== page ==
The latest World Agricultural Supply and Demand Report from USDA offered little change for the domestic soybean crop, but did bring significant cuts to the South American crop.
Mac Marshall, United Soybean Board vice president of market intelligence, says the report is typical for this time of year.
“No major changes on the U.S. balance sheet. The big figure there is that cut to Argentine soybean production. Last month, we saw a cut from 41 million to 33 million metric tons — and now the subsequent cut of six million metric tons — it is pretty staggering in magnitude, but it does also bring the expected production closer to what some local market estimates have put it at. But all in all, it’s really testament to how much production in Argentina has suffered this year due to La Nina.”
Meanwhile, crush capacity in the United States is expanding due to the growing demand for soybean oil, bringing additional crush for feedstuffs — a move Marshall calls exciting for the future.
“The market has reevaluated oil over the last couple of years, and while the prices for oil aren’t what they were maybe several months ago, still, its value contribution to soy complex is more than it’s been in the past. And so that’s been driving crush expansion that’s been a little bit more incentivized by oil. So, what that means is increased meal production in the years to come. The first wave of those plants is expected to come online this next marketing year, so that’s what’s exciting to see in terms of new crush coming online.”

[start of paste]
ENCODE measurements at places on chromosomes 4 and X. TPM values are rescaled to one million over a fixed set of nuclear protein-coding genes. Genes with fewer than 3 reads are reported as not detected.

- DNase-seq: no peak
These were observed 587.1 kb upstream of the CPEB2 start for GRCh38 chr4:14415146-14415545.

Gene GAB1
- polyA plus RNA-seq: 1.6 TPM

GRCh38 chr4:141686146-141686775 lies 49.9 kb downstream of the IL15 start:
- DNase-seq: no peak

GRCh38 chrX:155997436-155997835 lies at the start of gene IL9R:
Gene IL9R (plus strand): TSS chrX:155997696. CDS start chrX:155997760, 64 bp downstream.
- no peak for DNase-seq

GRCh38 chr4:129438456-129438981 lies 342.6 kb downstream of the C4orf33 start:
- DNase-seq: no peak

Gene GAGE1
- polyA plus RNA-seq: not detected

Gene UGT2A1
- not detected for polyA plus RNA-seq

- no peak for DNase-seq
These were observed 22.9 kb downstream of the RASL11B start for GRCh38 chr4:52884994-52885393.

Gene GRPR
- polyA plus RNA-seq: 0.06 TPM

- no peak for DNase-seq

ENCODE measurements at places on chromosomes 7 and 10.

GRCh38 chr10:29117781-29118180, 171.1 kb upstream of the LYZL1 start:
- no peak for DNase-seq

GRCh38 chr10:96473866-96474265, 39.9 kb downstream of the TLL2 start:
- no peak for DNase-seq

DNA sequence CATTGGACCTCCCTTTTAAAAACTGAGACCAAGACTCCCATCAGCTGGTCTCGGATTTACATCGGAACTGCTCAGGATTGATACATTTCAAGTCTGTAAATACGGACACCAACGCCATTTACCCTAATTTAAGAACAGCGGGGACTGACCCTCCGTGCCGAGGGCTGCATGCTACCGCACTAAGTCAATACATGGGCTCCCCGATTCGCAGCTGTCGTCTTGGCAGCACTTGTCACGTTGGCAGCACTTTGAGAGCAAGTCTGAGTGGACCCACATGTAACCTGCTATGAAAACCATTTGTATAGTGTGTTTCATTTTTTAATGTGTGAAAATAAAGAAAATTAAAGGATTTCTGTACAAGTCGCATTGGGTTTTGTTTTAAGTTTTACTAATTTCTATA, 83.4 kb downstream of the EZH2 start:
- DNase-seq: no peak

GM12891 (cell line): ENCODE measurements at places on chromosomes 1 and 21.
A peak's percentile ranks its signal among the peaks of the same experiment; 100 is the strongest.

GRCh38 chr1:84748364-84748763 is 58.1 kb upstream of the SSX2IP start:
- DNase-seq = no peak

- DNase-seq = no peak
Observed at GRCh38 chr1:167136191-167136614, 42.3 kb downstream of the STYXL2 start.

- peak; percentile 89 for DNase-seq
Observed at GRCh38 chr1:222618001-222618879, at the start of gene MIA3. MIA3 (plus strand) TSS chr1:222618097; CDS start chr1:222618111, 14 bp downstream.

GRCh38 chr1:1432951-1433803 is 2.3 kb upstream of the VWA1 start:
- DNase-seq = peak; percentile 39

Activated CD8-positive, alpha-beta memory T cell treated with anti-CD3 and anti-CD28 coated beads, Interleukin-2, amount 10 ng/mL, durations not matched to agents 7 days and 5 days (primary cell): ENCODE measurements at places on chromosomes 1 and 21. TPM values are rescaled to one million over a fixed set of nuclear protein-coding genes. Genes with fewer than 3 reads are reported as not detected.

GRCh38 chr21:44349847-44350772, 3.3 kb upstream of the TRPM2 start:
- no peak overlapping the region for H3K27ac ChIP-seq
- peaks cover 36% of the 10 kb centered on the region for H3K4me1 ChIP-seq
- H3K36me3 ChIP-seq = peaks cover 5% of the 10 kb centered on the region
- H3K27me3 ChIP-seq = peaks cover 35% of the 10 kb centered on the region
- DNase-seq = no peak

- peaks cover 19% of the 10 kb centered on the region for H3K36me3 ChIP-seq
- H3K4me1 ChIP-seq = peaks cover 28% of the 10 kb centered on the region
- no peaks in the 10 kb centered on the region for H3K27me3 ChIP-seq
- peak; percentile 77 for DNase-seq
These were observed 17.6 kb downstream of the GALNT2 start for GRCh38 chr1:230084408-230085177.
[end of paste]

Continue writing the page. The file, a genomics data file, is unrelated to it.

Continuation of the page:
Marshall adds the impact of the increased crush capacity should show up in the next WASDE report, which will preview the new crop year.
“We might see some impact or uptick in crush resulting from having new capacity come online. But again, announcements are not capacity and capacity is not actual use or production, so bear that in mind. It’s an exciting trend that we’re seeing where we can have this crush expansion, that certainly means more access to points of delivery, smaller basis for some farmers in historically underserved parts of the country. So, it’s incredibly exciting, and it does, I think, lead to a notable shift in what could potentially be our meal supply and opportunities for domestic animal ag producers, as well as buyers of meal around the world.”
Keep up with the latest news from the United Soybean Board at unitedsoybean.org and Wednesday mornings at 10 a.m. Eastern / 9 a.m. Central on RFD-TV.